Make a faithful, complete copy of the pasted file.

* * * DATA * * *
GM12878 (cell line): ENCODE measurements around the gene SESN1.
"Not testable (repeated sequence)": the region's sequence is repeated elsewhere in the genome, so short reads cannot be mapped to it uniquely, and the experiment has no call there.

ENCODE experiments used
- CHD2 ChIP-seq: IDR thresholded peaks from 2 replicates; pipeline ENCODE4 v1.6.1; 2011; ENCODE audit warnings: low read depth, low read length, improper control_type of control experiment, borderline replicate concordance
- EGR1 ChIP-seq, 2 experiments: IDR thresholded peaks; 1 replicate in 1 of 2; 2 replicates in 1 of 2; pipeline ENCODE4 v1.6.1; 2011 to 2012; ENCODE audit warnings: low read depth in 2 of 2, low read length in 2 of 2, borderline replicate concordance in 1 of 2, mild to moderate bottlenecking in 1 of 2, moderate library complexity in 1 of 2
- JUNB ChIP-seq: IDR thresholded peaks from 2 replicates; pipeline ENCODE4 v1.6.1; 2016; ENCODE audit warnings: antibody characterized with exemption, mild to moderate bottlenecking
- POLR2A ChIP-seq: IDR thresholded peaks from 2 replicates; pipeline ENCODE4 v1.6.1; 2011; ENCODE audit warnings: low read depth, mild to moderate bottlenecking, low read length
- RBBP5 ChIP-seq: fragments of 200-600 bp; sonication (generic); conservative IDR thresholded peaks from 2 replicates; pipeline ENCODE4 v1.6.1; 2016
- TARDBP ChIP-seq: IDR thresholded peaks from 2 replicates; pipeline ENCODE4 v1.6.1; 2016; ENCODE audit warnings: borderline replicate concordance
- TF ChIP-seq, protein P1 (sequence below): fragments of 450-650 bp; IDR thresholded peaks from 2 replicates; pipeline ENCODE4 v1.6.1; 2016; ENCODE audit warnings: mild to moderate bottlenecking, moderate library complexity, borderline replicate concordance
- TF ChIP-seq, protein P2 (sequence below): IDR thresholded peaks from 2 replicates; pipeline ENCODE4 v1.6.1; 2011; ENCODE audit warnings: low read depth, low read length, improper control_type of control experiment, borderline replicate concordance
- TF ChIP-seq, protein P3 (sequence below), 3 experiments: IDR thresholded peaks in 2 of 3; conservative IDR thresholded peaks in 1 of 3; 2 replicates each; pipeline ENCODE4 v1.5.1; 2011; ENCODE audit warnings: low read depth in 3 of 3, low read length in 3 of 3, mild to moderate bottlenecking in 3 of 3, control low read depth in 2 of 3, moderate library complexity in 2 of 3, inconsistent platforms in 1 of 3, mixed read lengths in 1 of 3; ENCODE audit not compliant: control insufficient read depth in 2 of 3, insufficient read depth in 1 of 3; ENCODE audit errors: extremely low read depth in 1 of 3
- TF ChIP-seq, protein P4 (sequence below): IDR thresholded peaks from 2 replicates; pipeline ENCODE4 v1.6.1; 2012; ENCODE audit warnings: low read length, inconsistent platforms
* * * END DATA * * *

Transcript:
GM12878 (cell line): ENCODE measurements around the gene SESN1.
"Not testable (repeated sequence)": the region's sequence is repeated elsewhere in the genome, so short reads cannot be mapped to it uniquely, and the experiment has no call there.

ENCODE experiments used
- CHD2 ChIP-seq: IDR thresholded peaks from 2 replicates; pipeline ENCODE4 v1.6.1; 2011; ENCODE audit warnings: low read depth, low read length, improper control_type of control experiment, borderline replicate concordance
- EGR1 ChIP-seq, 2 experiments: IDR thresholded peaks; 1 replicate in 1 of 2; 2 replicates in 1 of 2; pipeline ENCODE4 v1.6.1; 2011 to 2012; ENCODE audit warnings: low read depth in 2 of 2, low read length in 2 of 2, borderline replicate concordance in 1 of 2, mild to moderate bottlenecking in 1 of 2, moderate library complexity in 1 of 2
- JUNB ChIP-seq: IDR thresholded peaks from 2 replicates; pipeline ENCODE4 v1.6.1; 2016; ENCODE audit warnings: antibody characterized with exemption, mild to moderate bottlenecking
- POLR2A ChIP-seq: IDR thresholded peaks from 2 replicates; pipeline ENCODE4 v1.6.1; 2011; ENCODE audit warnings: low read depth, mild to moderate bottlenecking, low read length
- RBBP5 ChIP-seq: fragments of 200-600 bp; sonication (generic); conservative IDR thresholded peaks from 2 replicates; pipeline ENCODE4 v1.6.1; 2016
- TARDBP ChIP-seq: IDR thresholded peaks from 2 replicates; pipeline ENCODE4 v1.6.1; 2016; ENCODE audit warnings: borderline replicate concordance
- TF ChIP-seq, protein P1 (sequence below): fragments of 450-650 bp; IDR thresholded peaks from 2 replicates; pipeline ENCODE4 v1.6.1; 2016; ENCODE audit warnings: mild to moderate bottlenecking, moderate library complexity, borderline replicate concordance
- TF ChIP-seq, protein P2 (sequence below): IDR thresholded peaks from 2 replicates; pipeline ENCODE4 v1.6.1; 2011; ENCODE audit warnings: low read depth, low read length, improper control_type of control experiment, borderline replicate concordance
- TF ChIP-seq, protein P3 (sequence below), 3 experiments: IDR thresholded peaks in 2 of 3; conservative IDR thresholded peaks in 1 of 3; 2 replicates each; pipeline ENCODE4 v1.5.1; 2011; ENCODE audit warnings: low read depth in 3 of 3, low read length in 3 of 3, mild to moderate bottlenecking in 3 of 3, control low read depth in 2 of 3, moderate library complexity in 2 of 3, inconsistent platforms in 1 of 3, mixed read lengths in 1 of 3; ENCODE audit not compliant: control insufficient read depth in 2 of 3, insufficient read depth in 1 of 3; ENCODE audit errors: extremely low read depth in 1 of 3
- TF ChIP-seq, protein P4 (sequence below): IDR thresholded peaks from 2 replicates; pipeline ENCODE4 v1.6.1; 2012; ENCODE audit warnings: low read length, inconsistent platforms